Discipline is a very important part of parenting.
Healthy discipline strategies will have these goals in common:

  • Protect the child from danger.
  • Teach self discipline.
  • Teach a sense of responsibility.
  • Help instill the values of the family, culture and faith.

Discipline is about setting limits of behaviour for a child based on their age and ability to make decisions. Problems in discipline occur either when a parent does not provide enough limits or is too rigid in the “rules”.

Inflexible limits cause rebellion in children, especially as they grow older, when they want to make decisions and develop a sense of freedom and individuality. Discipline and limit setting provides balance between these two extremes.

Some tips for parents:

  • Give all children reasonable, limited choices based on their age and ability to make decisions. Be clear and consistent in establishing limits and boundaries for your child’s behavior.
  • Your rules don’t have to be the same ones other parents have, but they do need to be clear and consistent. If two parents are raising a child, both need to use the same rules.
  • Be clear about the consequences of unacceptable behaviour.
  • Provide order in a child’s life. Keep a regular schedule of meals and bedtimes. If you have to change the schedule, tell them about the changes ahead of time.
  • Show your love. Every day, tell your children: “I love you. You’re special to me”, give lots of hugs and kisses.
  • Praise your children. When your children learn something new or behave well, tell them you’re proud of them.
  • Make your children feel safe. Comfort them when they’re scared. Show them you’ve taken steps to protect them.
  • Be patient.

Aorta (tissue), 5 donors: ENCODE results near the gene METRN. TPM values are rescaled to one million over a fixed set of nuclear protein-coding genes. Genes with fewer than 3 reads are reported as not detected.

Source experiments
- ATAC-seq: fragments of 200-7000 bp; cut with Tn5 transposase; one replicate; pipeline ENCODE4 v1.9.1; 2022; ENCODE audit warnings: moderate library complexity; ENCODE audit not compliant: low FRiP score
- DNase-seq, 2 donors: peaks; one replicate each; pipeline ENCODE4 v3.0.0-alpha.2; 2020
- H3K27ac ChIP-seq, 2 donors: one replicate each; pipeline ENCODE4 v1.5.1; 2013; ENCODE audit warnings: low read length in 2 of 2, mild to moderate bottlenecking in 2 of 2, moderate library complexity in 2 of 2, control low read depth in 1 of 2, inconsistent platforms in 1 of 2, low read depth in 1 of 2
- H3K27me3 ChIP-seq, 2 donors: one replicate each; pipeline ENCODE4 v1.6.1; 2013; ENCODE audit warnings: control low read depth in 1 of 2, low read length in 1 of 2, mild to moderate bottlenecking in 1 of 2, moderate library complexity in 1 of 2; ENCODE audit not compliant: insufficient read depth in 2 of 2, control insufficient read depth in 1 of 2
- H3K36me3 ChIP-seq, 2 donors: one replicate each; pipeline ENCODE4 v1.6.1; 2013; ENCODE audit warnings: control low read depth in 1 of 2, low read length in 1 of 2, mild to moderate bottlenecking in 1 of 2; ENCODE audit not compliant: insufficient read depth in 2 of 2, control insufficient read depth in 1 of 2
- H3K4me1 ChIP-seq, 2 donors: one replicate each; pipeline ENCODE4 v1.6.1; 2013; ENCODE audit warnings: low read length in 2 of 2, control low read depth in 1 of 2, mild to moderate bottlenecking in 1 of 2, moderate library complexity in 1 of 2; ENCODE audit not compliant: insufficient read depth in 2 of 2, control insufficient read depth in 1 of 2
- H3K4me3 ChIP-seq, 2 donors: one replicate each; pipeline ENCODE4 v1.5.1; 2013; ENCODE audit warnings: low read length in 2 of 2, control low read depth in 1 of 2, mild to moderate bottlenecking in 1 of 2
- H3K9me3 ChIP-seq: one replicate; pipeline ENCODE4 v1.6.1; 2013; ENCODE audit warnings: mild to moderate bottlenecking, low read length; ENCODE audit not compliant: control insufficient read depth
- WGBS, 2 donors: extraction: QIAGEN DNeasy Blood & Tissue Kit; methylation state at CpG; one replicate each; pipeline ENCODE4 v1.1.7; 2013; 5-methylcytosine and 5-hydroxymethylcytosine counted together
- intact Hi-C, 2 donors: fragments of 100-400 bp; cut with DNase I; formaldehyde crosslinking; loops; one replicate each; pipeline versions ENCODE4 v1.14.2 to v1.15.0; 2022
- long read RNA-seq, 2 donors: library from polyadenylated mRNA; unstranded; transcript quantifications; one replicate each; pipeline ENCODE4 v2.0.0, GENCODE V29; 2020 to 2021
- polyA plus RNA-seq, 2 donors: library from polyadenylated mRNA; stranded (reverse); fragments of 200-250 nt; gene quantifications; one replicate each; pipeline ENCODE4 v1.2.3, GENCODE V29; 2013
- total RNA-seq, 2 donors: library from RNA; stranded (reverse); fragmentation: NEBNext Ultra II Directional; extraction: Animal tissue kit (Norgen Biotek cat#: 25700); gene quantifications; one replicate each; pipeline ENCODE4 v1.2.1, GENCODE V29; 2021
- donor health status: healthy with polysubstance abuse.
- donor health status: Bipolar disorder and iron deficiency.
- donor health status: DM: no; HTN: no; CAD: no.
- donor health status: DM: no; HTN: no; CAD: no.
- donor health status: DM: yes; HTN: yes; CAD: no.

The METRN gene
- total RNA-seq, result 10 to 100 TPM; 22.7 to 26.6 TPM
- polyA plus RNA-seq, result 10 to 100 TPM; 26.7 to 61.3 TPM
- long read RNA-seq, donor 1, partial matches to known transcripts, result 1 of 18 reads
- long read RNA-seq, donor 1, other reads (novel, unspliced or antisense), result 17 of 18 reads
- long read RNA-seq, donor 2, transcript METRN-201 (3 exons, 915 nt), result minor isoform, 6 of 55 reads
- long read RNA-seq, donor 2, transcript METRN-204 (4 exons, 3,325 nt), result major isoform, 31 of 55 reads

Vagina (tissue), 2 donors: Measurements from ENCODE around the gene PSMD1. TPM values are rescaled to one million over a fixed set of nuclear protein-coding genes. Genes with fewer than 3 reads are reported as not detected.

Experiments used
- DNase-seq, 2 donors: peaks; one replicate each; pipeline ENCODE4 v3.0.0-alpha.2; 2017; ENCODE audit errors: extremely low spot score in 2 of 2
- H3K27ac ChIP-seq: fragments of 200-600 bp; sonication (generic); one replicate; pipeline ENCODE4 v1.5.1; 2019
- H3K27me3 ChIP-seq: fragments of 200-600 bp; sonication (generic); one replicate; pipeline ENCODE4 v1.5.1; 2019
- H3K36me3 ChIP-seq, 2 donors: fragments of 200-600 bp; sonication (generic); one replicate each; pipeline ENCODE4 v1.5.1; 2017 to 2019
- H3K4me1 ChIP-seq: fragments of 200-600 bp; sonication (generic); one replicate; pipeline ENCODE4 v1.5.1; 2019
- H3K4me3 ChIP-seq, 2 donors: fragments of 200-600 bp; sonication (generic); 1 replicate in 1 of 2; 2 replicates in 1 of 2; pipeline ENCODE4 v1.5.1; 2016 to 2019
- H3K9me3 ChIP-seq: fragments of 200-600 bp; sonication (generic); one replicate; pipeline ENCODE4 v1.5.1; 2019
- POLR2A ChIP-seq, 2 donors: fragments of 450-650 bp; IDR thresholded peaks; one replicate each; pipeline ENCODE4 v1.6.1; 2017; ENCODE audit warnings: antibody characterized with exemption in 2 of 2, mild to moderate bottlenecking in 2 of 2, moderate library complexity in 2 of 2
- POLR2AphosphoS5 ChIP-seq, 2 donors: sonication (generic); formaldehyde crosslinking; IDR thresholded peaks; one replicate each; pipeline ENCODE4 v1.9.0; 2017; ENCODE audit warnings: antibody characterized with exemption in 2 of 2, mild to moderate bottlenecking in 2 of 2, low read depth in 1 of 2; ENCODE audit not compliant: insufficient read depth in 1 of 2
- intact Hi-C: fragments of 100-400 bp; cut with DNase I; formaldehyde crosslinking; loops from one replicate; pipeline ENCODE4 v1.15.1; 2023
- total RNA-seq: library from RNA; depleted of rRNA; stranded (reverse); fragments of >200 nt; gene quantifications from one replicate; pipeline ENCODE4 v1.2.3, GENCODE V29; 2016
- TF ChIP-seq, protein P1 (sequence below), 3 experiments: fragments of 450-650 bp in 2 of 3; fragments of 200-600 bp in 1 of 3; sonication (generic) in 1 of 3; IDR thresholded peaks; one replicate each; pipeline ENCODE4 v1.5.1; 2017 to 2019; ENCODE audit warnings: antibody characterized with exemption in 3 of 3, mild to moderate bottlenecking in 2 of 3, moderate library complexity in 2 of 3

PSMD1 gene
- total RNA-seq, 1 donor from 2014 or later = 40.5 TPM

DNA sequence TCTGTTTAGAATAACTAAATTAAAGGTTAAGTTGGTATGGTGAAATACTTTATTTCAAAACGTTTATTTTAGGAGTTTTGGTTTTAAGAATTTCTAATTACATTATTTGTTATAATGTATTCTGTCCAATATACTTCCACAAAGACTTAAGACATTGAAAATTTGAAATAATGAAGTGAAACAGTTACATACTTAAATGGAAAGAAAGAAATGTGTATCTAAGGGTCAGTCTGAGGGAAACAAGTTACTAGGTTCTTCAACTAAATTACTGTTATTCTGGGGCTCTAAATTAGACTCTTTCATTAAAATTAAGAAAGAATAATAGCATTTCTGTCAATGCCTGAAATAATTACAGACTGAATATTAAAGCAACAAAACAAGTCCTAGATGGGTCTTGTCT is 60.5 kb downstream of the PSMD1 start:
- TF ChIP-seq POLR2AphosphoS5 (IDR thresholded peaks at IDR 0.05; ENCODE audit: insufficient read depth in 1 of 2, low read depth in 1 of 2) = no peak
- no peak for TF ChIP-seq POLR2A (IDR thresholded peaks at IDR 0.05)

• Set a good example. Children learn by watching.

Use Discipline To Teach Negotiation/ Cooperation Skills

Do empower (help the child to do well) Don’t engage in power struggles
Do express problems accurately Don’t exaggerate or minimize
Do teach the child how to do better Don’t shame or humiliate the child
Do set limits Don’t hit, demean, or make the child feel bad about herself to control behavior
Do criticize specific behavior at specific times Don’t criticize globally or label the child (lazy, dumb, liar, etc.)
Do respectfully confront Don’t avoid
Do attend to positive behavior Don’t reinforce negative behavior with exaggerated attention
Do allow your child to make choices within parameters acceptable to you Don’t try to control everything
Do show that cooperation is fun and productive Don’t make cooperation unnecessarily difficult
Do foster an attitude of cooperation Don’t demand submission
Do give your child freedom of choice within parameters of acceptable behavior Don’t make most choices for the child
Do show value for the child when you want cooperation Don’t devalue the child to get submission

Dr. Rituparna Ghosh
Consultant Clinical Psychologist


Reference –


8 Positive Discipline Techniques Every Parent Should Know – Be Positive Series.